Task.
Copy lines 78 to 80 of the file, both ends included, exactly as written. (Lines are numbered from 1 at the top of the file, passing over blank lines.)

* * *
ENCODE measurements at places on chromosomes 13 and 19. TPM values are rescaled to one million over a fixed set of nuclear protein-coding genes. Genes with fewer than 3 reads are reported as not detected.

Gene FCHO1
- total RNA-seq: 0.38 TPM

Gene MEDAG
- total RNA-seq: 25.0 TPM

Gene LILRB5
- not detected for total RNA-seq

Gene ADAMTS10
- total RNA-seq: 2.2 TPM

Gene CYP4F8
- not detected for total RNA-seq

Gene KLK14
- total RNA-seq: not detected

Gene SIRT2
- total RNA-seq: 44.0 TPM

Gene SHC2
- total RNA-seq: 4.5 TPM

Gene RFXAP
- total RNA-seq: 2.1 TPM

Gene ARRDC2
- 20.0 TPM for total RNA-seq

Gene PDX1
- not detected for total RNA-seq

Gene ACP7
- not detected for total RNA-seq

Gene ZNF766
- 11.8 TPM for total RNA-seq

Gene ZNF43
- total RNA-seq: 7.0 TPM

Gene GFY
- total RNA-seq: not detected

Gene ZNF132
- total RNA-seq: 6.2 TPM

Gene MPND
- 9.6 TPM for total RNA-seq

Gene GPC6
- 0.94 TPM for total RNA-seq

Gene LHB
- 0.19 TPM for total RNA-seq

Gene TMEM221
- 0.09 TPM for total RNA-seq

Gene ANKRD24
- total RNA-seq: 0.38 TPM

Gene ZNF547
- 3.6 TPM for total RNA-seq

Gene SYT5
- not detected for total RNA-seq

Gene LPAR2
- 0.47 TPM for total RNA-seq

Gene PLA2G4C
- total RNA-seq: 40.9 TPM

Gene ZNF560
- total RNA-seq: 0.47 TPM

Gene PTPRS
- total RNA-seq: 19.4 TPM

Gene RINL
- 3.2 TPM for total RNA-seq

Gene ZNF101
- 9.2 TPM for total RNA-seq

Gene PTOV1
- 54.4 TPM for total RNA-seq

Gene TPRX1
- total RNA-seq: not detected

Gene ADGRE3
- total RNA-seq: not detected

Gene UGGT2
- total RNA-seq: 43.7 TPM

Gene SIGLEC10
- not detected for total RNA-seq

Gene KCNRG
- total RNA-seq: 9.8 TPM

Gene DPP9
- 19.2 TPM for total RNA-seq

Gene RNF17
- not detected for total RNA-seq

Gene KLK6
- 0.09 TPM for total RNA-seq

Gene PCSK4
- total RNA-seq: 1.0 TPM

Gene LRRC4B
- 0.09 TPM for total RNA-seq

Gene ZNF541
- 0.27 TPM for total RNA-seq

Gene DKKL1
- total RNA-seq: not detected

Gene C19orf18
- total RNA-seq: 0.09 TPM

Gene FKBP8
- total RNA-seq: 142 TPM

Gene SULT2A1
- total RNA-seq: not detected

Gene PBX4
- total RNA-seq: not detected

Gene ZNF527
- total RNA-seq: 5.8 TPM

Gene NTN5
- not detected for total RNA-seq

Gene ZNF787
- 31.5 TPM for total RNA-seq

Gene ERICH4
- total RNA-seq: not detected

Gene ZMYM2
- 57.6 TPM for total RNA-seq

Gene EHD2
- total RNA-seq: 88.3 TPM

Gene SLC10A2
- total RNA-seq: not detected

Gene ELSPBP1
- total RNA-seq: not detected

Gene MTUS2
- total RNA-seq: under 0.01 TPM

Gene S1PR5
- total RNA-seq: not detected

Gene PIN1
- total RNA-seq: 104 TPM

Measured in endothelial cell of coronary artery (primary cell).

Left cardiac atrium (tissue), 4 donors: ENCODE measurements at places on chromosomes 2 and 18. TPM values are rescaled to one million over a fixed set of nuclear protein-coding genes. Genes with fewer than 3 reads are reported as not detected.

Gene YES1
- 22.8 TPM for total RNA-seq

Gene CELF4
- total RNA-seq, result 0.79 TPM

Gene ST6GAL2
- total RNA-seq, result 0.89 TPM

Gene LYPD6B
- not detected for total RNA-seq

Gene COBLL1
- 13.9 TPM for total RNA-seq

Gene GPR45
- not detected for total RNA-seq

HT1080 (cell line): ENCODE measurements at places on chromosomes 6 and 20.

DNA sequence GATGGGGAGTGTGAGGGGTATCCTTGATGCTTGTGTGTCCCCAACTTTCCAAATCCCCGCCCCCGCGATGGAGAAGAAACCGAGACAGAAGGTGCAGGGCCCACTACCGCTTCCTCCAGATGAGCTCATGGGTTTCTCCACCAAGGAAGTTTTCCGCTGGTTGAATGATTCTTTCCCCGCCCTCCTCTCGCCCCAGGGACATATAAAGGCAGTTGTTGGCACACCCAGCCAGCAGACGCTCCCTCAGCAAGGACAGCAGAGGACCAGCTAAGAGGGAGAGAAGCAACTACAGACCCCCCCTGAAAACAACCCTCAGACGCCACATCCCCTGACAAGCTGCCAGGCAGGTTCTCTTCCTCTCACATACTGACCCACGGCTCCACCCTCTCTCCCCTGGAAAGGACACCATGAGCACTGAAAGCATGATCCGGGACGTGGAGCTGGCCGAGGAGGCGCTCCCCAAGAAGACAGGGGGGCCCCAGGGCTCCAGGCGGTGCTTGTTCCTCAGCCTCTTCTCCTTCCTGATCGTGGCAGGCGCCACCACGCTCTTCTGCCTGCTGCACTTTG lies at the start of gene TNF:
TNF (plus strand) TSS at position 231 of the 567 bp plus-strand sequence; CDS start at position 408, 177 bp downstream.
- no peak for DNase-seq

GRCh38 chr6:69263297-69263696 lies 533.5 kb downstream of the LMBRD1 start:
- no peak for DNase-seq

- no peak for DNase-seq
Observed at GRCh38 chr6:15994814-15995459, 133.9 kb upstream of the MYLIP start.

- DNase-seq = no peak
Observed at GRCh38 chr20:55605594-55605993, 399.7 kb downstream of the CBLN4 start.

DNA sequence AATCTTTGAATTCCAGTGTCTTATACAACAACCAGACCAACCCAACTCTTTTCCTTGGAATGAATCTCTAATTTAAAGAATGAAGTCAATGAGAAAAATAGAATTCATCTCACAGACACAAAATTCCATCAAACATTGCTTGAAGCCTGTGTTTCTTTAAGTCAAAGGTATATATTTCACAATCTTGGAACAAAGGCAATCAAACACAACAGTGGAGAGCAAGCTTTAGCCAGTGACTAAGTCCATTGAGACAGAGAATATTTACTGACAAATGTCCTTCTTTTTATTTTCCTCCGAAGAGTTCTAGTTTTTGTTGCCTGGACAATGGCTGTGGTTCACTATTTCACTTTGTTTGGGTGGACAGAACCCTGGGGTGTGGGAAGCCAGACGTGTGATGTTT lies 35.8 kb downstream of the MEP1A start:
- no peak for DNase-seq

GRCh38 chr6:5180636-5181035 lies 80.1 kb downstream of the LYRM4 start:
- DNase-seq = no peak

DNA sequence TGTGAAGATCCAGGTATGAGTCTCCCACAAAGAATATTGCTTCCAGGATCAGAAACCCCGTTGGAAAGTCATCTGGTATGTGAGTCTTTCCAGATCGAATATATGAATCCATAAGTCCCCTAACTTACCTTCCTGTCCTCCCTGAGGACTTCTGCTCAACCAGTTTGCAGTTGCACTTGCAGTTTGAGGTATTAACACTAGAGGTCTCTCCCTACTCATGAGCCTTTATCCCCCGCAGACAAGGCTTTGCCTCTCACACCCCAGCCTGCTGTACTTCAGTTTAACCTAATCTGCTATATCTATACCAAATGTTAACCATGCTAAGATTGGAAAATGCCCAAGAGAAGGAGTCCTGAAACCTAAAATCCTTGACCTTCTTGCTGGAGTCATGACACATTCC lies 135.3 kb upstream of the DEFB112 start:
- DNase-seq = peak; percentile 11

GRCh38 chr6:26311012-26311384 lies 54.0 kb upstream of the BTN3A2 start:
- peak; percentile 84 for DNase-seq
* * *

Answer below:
Gene PCSK4
- total RNA-seq: 1.0 TPM

Gene LRRC4B